For almost two years now the whole world has been watching with fascination the development of the present crisis in Poland that was preceded by economic difficulties brought about by Premier Edward Gierek’s economic program. Gierek attempted to revitalize the Polish economy and modernize Polish industry by borrowing heavily from the West in order to pay for more advanced western technology. His initial plan seemed viable; however, it failed largely because of the mismanagement and the corruptive practices of the party’s bureaucrats. Consequently, as a result of the growing indebtedness to the West, Poland had to increase its exports at the expense of domestic markets, and this led to a rapid decline of the standard of living. It was under these circumstances that the strike in Gdansk began.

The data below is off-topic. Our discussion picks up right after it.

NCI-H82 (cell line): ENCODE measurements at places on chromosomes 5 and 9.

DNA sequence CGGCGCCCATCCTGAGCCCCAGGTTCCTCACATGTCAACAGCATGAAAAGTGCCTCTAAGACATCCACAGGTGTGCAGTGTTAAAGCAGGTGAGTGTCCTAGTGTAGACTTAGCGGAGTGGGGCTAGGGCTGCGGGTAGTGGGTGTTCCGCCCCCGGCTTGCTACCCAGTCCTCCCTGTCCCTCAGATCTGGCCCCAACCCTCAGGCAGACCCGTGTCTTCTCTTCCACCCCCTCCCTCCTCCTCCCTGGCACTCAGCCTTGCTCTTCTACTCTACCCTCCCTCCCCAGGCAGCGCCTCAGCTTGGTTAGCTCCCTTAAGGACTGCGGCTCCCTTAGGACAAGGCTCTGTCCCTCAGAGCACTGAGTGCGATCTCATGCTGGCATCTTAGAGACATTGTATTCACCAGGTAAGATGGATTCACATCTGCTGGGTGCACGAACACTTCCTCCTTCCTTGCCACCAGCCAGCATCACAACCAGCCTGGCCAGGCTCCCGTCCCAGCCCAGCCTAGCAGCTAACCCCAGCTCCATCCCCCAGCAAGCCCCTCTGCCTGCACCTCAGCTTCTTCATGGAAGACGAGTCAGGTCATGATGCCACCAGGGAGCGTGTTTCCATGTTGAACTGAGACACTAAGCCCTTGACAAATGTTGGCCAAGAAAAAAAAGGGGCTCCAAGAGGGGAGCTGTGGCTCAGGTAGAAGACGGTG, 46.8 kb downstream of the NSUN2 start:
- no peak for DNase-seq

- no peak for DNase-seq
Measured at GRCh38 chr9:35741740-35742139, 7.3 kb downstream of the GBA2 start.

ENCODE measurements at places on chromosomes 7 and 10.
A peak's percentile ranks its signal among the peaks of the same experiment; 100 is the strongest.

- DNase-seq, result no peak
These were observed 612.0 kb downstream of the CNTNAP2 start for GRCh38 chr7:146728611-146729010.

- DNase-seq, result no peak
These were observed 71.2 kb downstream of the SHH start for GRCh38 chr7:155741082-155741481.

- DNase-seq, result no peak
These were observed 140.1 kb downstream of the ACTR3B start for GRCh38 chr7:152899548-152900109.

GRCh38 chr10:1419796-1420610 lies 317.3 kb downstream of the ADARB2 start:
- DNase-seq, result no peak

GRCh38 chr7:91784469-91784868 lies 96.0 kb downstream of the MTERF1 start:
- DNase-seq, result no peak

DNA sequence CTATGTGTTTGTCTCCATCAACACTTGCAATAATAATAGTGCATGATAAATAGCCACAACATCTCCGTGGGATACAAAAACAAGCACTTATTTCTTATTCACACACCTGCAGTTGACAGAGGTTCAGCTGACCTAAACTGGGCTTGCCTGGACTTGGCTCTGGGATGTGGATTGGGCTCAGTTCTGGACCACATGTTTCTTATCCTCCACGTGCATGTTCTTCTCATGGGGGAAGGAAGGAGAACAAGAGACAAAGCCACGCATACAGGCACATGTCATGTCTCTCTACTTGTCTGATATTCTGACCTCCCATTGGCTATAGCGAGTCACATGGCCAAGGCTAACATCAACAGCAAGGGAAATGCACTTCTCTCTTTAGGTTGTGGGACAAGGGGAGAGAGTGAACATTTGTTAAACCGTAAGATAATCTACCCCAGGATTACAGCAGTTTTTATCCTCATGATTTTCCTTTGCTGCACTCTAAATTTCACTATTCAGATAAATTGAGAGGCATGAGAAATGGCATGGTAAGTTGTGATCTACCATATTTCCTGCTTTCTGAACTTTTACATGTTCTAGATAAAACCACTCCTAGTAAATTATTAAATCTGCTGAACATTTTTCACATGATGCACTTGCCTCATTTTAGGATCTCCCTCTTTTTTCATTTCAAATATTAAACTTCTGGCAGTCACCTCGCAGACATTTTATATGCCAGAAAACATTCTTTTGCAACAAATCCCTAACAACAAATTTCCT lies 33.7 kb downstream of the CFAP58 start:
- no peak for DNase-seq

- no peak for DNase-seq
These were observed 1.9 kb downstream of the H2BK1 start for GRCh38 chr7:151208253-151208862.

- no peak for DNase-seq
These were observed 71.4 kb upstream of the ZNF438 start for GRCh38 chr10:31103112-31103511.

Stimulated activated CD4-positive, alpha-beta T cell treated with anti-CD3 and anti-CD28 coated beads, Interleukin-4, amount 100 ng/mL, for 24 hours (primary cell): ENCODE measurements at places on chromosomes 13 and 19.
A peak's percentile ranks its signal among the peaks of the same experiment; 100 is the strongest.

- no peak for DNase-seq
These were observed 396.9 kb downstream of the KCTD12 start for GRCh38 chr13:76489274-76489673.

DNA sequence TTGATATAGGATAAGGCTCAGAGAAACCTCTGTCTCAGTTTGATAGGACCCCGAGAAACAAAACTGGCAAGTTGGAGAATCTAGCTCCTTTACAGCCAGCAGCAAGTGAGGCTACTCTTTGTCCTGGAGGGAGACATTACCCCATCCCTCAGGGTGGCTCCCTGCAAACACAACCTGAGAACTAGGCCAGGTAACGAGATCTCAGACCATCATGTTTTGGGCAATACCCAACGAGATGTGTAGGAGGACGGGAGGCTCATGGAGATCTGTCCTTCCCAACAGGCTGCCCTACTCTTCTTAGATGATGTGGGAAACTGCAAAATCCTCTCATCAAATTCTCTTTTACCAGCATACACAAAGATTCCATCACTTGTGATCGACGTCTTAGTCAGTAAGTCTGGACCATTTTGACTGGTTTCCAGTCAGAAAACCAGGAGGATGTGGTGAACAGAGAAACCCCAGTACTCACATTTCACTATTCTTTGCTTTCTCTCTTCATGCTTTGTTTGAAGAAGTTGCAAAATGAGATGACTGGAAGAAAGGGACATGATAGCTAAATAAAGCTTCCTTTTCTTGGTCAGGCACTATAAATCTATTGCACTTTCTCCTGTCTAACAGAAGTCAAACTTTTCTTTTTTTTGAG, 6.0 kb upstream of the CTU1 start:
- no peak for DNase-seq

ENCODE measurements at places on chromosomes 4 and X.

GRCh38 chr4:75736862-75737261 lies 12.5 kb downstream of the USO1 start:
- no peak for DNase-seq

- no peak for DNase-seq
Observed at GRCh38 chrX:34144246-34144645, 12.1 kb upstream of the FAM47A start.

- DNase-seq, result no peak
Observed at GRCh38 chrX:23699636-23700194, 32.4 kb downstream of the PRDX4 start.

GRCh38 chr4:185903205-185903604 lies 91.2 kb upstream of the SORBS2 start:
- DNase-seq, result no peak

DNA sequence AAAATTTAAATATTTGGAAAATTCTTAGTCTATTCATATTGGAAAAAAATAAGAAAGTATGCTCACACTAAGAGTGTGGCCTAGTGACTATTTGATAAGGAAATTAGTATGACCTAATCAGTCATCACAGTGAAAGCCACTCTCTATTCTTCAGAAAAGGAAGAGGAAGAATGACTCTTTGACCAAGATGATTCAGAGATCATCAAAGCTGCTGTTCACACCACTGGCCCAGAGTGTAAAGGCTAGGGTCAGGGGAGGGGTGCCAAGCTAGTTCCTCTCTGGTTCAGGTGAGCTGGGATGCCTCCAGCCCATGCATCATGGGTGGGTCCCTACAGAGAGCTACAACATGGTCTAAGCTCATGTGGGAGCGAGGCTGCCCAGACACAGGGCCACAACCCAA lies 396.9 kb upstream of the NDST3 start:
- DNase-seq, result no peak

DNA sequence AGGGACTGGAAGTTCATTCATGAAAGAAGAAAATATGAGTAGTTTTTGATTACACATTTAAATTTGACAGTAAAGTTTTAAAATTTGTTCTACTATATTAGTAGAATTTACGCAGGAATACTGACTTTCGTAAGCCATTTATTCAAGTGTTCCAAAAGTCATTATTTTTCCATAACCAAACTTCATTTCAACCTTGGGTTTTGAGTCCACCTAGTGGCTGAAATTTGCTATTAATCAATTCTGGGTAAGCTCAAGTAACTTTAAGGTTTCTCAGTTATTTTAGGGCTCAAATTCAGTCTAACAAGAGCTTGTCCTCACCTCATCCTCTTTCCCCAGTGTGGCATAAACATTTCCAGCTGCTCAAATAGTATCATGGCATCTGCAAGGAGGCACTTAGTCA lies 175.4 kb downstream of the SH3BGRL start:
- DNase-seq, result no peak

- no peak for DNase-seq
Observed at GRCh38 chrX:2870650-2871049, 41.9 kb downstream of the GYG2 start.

Note on the Author

Chester Nowak is Associate Professor of History.